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Back to the beaches for Chennai-ites

By Aditi Phadnis in Chennai
January 10, 2005 09:51 IST
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Two weeks after the waves hit the Marina Beach in Chennai, the city is not gripped by panic anymore. Places like Kotturpuram and Anna Nagar, the city's affluent pockets, appear to have recovered from the shock of the 40-ft high waves.

However, people still describe in awe how the waves that Sunday morning looked like "tight bands, coming at us with a roaring sound and exploding like gigantic rubber bands snapping".

One said she saw pralayam. Said another, "The sea exploded." Graphic descriptions, such as these, abound.

But as the city goes about on its work now, concern for those living in the Nagapattinam, Cuddalore and Kanyakumari districts has not abated.

An SMS that went out across the city on Sunday read: "Orphaned children need used toys. They need to forget their trauma and start living again. Psychological calamities can be worse than national calamities."

Although the state government has announced that the number of orphaned children -- those who have lost both their father and mother and have no one to take care of them -- is just 166, it is the plight of these children that is preoccupying the administration.

The government has vowed to keep Rs 5 lakh in a trust for each child so his/her upkeep till secondary education is provided for.

But no one, least of all the children, is worrying about restarting education. The social welfare department is running several orphanages until some permanent solution can be found.

But this, everyone acknowledges, is not a satisfactory solution. Incentives for adoption would have been one option but rules governing adoption in India are strict and the state government does not want to do anything that could abet trafficking.

Estimates are that between 2,000 and 3,000 children died in Tamil Nadu alone. The 166 that are left are society's responsibility. It is on them that city is focussing now. The SMS is one imaginative response.

According to figures collated at the end of January 8 and released by the State Relief Commissioner's office, the total number of villages affected is 326, which were inhabited by almost 900,000 people. Around 10,000 hectares of standing crops were destroyed and 7,951 lives lost. The toll is the highest in Nagapattinam (6,038) and Kanyakumari (821).

Almost 200,000 people have been evacuated from Nagapattinam alone. Now that the worst is behind them, there are a whole lot of 'what if' scenarios that are plaguing people's minds.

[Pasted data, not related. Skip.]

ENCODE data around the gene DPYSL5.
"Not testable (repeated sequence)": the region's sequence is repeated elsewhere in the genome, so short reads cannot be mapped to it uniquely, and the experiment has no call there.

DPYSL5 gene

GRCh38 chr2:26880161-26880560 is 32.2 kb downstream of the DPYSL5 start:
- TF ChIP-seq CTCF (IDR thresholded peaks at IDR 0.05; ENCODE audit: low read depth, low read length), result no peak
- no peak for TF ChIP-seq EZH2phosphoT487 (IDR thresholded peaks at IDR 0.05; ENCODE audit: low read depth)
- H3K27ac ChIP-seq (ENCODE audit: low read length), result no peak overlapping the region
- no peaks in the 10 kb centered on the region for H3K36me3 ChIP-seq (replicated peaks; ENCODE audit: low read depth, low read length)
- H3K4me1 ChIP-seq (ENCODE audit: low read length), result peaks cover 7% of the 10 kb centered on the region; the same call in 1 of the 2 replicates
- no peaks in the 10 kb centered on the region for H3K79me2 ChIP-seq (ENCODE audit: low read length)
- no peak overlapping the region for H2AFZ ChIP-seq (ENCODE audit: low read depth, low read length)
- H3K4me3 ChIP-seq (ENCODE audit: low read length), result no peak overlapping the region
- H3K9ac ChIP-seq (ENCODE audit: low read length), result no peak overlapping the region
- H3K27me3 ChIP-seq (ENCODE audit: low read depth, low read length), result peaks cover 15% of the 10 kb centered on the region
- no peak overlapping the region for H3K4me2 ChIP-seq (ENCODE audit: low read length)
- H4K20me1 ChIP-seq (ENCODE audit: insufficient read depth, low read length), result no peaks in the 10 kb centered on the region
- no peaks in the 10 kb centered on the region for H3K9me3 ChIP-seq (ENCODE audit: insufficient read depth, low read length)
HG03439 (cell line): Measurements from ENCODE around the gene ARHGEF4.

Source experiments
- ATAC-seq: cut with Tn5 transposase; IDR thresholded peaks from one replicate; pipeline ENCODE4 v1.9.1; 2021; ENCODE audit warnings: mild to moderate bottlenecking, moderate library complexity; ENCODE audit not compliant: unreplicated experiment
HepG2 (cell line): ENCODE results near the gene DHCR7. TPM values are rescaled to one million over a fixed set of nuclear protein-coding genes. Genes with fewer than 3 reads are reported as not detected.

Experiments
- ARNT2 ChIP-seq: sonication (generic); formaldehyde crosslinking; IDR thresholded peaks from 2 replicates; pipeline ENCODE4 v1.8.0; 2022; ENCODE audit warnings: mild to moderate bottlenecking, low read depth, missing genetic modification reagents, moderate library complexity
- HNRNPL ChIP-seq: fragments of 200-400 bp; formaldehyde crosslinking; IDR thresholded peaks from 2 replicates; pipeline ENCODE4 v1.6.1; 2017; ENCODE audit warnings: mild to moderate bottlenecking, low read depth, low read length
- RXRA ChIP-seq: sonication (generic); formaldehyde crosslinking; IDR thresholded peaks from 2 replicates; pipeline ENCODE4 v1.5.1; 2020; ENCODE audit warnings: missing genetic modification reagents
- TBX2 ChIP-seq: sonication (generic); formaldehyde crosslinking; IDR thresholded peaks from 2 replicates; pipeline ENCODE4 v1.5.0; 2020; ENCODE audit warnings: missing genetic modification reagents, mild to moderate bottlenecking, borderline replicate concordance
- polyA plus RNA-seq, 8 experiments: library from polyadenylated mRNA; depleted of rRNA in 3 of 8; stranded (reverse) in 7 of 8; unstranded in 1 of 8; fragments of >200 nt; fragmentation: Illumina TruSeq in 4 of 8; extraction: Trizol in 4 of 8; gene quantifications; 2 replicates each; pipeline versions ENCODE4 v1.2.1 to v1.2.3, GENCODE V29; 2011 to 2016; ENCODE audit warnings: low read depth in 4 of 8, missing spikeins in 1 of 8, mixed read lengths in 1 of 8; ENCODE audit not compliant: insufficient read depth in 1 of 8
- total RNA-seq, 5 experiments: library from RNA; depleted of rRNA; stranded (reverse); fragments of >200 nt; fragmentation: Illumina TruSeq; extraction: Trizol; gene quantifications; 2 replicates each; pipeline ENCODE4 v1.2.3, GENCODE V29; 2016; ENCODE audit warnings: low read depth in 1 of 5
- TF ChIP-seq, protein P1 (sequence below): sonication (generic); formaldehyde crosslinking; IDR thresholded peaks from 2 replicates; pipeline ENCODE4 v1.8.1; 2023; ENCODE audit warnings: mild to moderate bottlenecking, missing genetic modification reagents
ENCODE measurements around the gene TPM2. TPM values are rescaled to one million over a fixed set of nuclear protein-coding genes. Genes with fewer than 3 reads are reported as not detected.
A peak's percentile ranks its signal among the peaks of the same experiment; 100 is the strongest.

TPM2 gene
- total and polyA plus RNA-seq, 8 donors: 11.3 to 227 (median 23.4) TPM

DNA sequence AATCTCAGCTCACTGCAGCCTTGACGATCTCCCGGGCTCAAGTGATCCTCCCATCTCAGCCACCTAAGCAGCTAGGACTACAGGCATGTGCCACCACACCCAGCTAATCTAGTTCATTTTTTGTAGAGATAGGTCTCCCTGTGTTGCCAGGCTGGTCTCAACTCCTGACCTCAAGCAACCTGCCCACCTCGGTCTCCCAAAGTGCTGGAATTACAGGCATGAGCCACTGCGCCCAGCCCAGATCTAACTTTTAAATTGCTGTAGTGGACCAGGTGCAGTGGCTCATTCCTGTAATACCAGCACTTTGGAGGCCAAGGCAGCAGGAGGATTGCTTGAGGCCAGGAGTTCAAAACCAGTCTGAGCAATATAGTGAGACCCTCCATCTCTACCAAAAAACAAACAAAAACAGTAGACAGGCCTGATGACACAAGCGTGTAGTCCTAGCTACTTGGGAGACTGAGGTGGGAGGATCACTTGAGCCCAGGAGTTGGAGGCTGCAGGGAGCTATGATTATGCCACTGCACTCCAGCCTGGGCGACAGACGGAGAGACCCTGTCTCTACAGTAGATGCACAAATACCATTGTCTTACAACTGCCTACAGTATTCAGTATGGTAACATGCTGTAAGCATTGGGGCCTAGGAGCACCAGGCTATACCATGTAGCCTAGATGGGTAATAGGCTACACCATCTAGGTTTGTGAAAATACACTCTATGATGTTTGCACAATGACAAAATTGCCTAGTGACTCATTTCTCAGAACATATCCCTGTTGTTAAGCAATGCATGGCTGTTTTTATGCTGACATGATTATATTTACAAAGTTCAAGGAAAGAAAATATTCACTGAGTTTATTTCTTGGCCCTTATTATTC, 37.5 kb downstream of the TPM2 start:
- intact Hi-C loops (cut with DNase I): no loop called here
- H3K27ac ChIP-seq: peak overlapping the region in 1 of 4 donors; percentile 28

What if the civil administration had been unprepared and thousands of people had trooped into the cities as refugees? What if cholera had broken out?

What if Tamil Nadu had not been the only state in India to have had a unique Medical Services Corporation that is responsible for centralised purchase of medicines and at the worst of times, has at least six months supply of essential medicines? What if another tsunami strikes?

These questions bring into sharp focus all that the government has managed to do. A state government bureaucrat explained that if the post-disaster management was bad enough, the management of the relief has been even more difficult, especially as relief is pouring in by the planeload.

As gently as they can, officials in charge of relief are explaining that it is pointless sending used clothes for those living in relief camps.

"The fishermen community is proud and dignified. It feels offended and slighted by offers of used clothes," said an officer.

"We have enough blankets, enough clothes, enough food. Tamil Nadu's pharmaceutical companies are providing all the medicines we need."

So what do the tsunami-struck need? On Pongal (January 15), the government will announce it will build 100,000 homes for those who have lost their homes. Each home will cost Rs 10,000. Around 50,000 will be built by the government and the rest by nongovernmental organisations.

Industrial houses are trying to pitch in with imaginative solutions. Reliance Industries will, from Monday, start distributing specially built steel trunks (of the kind that was a must-have for grandmothers of a certain generation across India) with the following articles in each trunk: two saris, two dhotis, two blankets, two towels, two soaps, two washing soaps, one mirror, one comb, 2 kg milk powder, 1 kg coffee powder, 2 kg sugar, 1 litre edible oil, four stainless steel plates, four tumblers, one stove, 10 kg rice and one radio set. Around 1,000 such trunks will be distributed at a total cost of Rs 25 lakh. This looks like a good way to start.

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Aditi Phadnis in Chennai
Source: source